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How the Johns Hopkins Community Physicians’ Remington practice eases patients’ anxieties — from the moment they arrive.
When Daylight Savings Time sprang forward on March 8, what may be the oldest timepiece on at The Johns Hopkins Hospital suddenly fell an hour behind. Neil A. Grauer explains why.
Johns Hopkins clinical microbiologists Karen Carroll, M.D., and Heba Mostafa, Ph.D., M.B.B.Ch., have developed an in-house coronavirus screening test that may soon allow the health system to test as many as 1,000 people per day.
A new member of the surgical team is well-equipped to improve patient safety and workflow.
Dedicated and determined, Kimberly Gudzune is making a difference
Launched in 2018, the Office of Well-Being is making the workplace less stressful, healthier and more musical.
At the Johns Hopkins Proton Therapy Center, the action starts in a huge particle accelerator known as a synchrotron, where protons spin at ultra-fast speeds before making their journey to treatment rooms. Here's a look at how the process unfolds.
Alexandre White, Ph.D., examines the social effects of infectious epidemic outbreaks in both historical and contemporary settings, as well as the global mechanisms that produce responses to outbreak. A faculty member in the departments of history of medicine and sociology, White offers his perspective on the global response to the COVID-19 pandemic and the lessons we can learn from historic outbreaks.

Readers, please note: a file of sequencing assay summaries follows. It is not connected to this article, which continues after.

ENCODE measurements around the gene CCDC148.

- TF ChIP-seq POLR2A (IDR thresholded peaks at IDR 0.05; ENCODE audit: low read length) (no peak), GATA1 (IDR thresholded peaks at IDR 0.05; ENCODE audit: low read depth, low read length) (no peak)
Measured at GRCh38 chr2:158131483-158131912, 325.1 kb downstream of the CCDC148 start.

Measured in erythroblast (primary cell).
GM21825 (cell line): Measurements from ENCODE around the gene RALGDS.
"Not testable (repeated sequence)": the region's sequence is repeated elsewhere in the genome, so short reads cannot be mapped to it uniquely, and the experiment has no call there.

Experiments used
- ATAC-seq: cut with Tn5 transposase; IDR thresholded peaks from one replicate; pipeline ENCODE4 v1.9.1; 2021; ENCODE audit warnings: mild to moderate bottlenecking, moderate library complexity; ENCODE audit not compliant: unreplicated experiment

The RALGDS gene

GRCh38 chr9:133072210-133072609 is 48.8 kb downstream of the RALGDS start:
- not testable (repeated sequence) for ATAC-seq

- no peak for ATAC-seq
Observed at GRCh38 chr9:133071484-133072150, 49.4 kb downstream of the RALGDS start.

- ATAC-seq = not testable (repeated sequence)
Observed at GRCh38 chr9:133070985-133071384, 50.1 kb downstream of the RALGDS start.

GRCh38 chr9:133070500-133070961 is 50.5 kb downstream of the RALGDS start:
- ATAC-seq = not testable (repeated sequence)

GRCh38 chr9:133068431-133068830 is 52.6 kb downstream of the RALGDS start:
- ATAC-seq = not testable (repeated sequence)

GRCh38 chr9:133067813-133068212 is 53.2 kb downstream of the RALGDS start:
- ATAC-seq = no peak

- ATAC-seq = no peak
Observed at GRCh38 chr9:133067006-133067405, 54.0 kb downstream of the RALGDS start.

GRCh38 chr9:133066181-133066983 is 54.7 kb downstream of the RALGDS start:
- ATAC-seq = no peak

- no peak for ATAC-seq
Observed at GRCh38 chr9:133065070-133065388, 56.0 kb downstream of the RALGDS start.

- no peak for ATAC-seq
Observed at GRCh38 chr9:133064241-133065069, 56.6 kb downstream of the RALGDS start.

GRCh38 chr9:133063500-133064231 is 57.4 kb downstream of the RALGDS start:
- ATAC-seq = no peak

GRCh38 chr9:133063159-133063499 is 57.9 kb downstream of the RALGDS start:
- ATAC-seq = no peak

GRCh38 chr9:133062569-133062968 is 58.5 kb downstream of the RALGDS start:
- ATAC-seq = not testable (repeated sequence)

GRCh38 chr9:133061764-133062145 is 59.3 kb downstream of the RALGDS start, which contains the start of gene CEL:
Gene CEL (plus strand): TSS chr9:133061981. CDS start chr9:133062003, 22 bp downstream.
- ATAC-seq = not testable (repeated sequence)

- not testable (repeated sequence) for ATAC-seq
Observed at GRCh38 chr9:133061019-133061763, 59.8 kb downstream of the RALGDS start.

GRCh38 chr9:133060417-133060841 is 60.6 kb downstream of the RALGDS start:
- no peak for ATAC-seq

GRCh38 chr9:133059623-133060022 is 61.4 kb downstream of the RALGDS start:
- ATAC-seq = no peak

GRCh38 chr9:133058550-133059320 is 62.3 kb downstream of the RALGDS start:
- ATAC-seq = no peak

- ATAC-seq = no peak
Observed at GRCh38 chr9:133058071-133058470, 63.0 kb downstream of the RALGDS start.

How do you make a better stem cell? One that can repair damaged tissue? Researchers at Johns Hopkins bathed adult human cells in a cocktail of nutrients and chemicals that dial back the biological hands of time to a state when cells are the most “naive,” or capable of developing into any specialized cell. In this image, green-dyed naive stem cells are working to repair blood vessels (red) in the retina of a mouse bred to have diabetic retinopathy.
Watch: Cellular Flybys. To create this nanoscopic “drone” footage, scientists merged hundreds of images from a scanning electron microscope. The result: a 3D view of cells. Video by Stefan Diller.
Hundreds of Baltimore City young people, family members, friends and community residents attended the 10th Annual Black History Month Student Art Competition at Creative Alliance on Feb. 15.
Practical Uses for Artificial Intelligence in Health Care Research symposium at Johns Hopkins explores how clinicians can get the most out of advancements in digital health.
Patrice Brown, part of the inpatient substance abuse team at the Johns Hopkins Hospital, advises recovering patients and connects them to treatment services.
WeGo Project incorporates technology to create a virtual presence at the National Aquarium for Johns Hopkins Children’s Center patients.
Johns Hopkins surgeons are increasingly using two arterial grafts, rather than one, to prolong survival. This illustration shows two methods of coronary artery bypass using a saphenous vein graft or the left internal mammary artery graft.